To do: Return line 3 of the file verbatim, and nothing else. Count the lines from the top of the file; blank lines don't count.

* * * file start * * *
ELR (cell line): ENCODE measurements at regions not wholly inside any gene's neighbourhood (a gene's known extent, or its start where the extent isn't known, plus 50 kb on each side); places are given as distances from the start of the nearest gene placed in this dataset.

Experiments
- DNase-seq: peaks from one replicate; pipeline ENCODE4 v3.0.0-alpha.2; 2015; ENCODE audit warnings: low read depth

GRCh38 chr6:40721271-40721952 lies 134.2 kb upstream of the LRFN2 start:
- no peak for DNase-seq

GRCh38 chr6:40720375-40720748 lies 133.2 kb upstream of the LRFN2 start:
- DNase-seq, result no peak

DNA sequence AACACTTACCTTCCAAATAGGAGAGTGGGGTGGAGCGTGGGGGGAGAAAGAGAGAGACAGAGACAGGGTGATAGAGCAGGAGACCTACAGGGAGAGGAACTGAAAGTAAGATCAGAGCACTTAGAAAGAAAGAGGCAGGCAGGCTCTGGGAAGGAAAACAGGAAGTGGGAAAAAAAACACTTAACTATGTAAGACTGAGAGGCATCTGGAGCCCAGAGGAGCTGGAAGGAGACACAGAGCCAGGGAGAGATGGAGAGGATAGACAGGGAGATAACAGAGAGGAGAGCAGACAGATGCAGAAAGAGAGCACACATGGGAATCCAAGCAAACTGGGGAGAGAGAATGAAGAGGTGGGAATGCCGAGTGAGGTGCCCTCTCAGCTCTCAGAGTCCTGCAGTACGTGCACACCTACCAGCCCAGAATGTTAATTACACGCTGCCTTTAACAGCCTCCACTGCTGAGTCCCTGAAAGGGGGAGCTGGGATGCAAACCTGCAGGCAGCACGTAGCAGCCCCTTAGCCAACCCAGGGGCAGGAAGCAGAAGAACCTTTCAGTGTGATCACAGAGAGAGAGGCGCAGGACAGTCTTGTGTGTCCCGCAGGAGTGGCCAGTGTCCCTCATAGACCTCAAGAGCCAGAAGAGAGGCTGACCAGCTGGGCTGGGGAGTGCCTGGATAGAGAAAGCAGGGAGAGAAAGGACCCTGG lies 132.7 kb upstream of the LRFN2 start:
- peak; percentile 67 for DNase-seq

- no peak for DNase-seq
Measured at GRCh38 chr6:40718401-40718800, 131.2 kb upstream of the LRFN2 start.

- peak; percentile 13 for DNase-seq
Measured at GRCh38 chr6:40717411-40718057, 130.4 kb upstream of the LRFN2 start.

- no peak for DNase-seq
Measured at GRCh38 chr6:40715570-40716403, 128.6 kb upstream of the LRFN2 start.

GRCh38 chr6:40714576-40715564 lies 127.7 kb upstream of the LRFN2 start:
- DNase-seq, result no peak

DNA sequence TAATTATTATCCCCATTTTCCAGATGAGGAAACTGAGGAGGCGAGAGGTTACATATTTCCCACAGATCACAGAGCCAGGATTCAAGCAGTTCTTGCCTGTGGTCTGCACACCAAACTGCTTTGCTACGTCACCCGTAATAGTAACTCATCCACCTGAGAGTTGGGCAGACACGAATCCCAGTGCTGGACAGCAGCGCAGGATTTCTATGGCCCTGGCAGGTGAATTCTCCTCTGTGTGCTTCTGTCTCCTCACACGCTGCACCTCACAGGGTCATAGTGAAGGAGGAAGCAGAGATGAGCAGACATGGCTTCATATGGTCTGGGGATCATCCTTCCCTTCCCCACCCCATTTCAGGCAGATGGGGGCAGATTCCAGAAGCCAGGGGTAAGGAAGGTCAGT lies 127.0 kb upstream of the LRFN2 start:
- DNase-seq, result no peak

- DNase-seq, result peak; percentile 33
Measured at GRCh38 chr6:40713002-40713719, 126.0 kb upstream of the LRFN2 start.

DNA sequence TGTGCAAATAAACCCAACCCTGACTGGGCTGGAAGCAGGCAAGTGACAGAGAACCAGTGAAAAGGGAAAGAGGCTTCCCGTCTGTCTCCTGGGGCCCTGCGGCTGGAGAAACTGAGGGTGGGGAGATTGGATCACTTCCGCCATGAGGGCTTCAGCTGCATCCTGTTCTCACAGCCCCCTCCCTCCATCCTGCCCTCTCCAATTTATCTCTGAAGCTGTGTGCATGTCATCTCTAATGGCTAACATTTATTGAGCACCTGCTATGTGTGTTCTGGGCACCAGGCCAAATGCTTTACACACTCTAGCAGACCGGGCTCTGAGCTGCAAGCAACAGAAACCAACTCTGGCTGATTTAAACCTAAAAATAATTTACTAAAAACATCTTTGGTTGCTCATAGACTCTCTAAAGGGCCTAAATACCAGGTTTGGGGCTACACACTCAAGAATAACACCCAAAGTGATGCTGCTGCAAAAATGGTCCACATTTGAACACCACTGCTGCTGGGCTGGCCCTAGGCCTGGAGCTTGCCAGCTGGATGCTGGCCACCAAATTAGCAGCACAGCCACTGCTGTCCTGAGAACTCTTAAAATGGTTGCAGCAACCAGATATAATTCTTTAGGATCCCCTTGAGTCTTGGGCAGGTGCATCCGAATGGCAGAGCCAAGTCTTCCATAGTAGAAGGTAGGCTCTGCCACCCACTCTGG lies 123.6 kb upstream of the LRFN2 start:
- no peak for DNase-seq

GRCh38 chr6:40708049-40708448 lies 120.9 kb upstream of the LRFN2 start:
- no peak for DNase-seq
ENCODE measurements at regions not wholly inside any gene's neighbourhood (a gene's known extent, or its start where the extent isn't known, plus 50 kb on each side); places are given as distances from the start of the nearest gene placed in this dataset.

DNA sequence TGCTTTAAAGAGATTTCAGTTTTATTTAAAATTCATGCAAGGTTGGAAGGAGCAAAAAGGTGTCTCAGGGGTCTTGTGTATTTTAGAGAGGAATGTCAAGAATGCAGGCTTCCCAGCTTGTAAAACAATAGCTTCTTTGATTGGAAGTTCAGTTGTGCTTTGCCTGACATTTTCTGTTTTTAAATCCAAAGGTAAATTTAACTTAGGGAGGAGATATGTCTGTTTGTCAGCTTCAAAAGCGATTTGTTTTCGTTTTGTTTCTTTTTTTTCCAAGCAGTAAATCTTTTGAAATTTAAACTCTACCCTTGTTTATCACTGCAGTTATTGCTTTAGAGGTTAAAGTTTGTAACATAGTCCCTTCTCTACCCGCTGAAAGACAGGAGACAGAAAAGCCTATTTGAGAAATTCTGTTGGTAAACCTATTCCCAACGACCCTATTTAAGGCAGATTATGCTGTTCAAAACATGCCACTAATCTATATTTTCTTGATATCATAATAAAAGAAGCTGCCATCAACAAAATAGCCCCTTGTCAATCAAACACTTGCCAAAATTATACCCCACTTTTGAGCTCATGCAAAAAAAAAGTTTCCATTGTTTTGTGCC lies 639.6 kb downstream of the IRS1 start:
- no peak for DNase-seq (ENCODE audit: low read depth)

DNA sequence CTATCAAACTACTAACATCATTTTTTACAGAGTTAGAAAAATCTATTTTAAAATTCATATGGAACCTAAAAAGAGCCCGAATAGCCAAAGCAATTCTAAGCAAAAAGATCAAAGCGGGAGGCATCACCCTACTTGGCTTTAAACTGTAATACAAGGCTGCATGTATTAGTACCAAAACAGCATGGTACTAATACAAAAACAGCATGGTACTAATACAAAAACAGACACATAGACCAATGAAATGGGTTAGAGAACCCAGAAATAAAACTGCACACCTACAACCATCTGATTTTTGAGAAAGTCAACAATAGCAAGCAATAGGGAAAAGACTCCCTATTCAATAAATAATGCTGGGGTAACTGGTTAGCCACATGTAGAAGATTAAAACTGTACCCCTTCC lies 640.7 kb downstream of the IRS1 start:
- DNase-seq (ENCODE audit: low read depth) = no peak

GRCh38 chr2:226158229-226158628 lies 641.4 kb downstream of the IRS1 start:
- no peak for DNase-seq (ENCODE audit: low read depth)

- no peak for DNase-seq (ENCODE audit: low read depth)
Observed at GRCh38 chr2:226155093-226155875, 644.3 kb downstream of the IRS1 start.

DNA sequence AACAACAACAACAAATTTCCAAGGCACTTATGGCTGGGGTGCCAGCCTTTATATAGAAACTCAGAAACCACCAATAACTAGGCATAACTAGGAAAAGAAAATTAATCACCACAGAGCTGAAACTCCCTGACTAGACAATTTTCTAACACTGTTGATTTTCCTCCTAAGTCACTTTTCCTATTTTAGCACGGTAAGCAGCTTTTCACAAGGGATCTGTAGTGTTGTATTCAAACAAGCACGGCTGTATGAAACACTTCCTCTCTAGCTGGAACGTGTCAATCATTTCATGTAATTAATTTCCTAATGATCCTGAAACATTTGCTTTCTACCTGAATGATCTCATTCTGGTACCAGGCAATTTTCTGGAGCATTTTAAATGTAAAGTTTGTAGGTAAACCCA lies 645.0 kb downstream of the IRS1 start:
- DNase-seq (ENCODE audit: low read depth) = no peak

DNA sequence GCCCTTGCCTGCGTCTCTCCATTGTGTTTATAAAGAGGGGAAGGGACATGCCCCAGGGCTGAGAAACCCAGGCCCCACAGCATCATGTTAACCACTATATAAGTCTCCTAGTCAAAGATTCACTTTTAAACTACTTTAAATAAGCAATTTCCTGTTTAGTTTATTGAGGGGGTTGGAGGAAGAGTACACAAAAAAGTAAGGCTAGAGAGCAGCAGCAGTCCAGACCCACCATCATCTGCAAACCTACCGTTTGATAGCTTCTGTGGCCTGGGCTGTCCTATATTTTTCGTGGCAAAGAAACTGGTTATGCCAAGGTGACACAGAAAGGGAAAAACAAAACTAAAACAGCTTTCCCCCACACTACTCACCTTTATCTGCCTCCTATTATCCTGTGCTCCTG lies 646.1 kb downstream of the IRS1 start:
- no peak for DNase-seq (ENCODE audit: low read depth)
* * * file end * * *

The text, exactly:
- DNase-seq: peaks from one replicate; pipeline ENCODE4 v3.0.0-alpha.2; 2015; ENCODE audit warnings: low read depth